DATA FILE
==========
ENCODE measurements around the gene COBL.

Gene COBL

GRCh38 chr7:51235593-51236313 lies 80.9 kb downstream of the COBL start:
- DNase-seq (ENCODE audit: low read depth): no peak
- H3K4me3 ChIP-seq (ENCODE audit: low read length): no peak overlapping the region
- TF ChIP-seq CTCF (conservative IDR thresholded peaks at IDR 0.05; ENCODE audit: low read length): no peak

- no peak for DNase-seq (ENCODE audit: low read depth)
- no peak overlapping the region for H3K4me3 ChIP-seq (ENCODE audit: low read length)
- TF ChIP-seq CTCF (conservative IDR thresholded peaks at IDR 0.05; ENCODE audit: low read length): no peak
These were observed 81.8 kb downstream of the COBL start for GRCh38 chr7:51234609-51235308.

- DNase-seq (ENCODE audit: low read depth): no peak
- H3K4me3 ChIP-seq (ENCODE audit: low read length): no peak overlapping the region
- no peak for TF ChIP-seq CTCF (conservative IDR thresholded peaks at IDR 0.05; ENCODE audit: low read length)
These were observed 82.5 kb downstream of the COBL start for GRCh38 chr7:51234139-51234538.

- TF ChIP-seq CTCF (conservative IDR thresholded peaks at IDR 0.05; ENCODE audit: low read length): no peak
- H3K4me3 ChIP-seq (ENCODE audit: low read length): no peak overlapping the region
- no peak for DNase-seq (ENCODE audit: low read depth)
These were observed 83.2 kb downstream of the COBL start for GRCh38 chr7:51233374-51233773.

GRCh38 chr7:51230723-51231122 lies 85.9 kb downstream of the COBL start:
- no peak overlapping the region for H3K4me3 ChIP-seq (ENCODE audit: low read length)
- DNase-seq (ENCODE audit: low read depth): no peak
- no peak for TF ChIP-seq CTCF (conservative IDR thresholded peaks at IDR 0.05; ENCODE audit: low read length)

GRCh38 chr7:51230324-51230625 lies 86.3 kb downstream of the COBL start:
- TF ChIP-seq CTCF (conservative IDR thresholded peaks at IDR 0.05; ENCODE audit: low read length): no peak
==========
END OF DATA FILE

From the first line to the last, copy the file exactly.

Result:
ENCODE measurements around the gene COBL.

Gene COBL

GRCh38 chr7:51235593-51236313 lies 80.9 kb downstream of the COBL start:
- DNase-seq (ENCODE audit: low read depth): no peak
- H3K4me3 ChIP-seq (ENCODE audit: low read length): no peak overlapping the region
- TF ChIP-seq CTCF (conservative IDR thresholded peaks at IDR 0.05; ENCODE audit: low read length): no peak

- no peak for DNase-seq (ENCODE audit: low read depth)
- no peak overlapping the region for H3K4me3 ChIP-seq (ENCODE audit: low read length)
- TF ChIP-seq CTCF (conservative IDR thresholded peaks at IDR 0.05; ENCODE audit: low read length): no peak
These were observed 81.8 kb downstream of the COBL start for GRCh38 chr7:51234609-51235308.

- DNase-seq (ENCODE audit: low read depth): no peak
- H3K4me3 ChIP-seq (ENCODE audit: low read length): no peak overlapping the region
- no peak for TF ChIP-seq CTCF (conservative IDR thresholded peaks at IDR 0.05; ENCODE audit: low read length)
These were observed 82.5 kb downstream of the COBL start for GRCh38 chr7:51234139-51234538.

- TF ChIP-seq CTCF (conservative IDR thresholded peaks at IDR 0.05; ENCODE audit: low read length): no peak
- H3K4me3 ChIP-seq (ENCODE audit: low read length): no peak overlapping the region
- no peak for DNase-seq (ENCODE audit: low read depth)
These were observed 83.2 kb downstream of the COBL start for GRCh38 chr7:51233374-51233773.

GRCh38 chr7:51230723-51231122 lies 85.9 kb downstream of the COBL start:
- no peak overlapping the region for H3K4me3 ChIP-seq (ENCODE audit: low read length)
- DNase-seq (ENCODE audit: low read depth): no peak
- no peak for TF ChIP-seq CTCF (conservative IDR thresholded peaks at IDR 0.05; ENCODE audit: low read length)

GRCh38 chr7:51230324-51230625 lies 86.3 kb downstream of the COBL start:
- TF ChIP-seq CTCF (conservative IDR thresholded peaks at IDR 0.05; ENCODE audit: low read length): no peak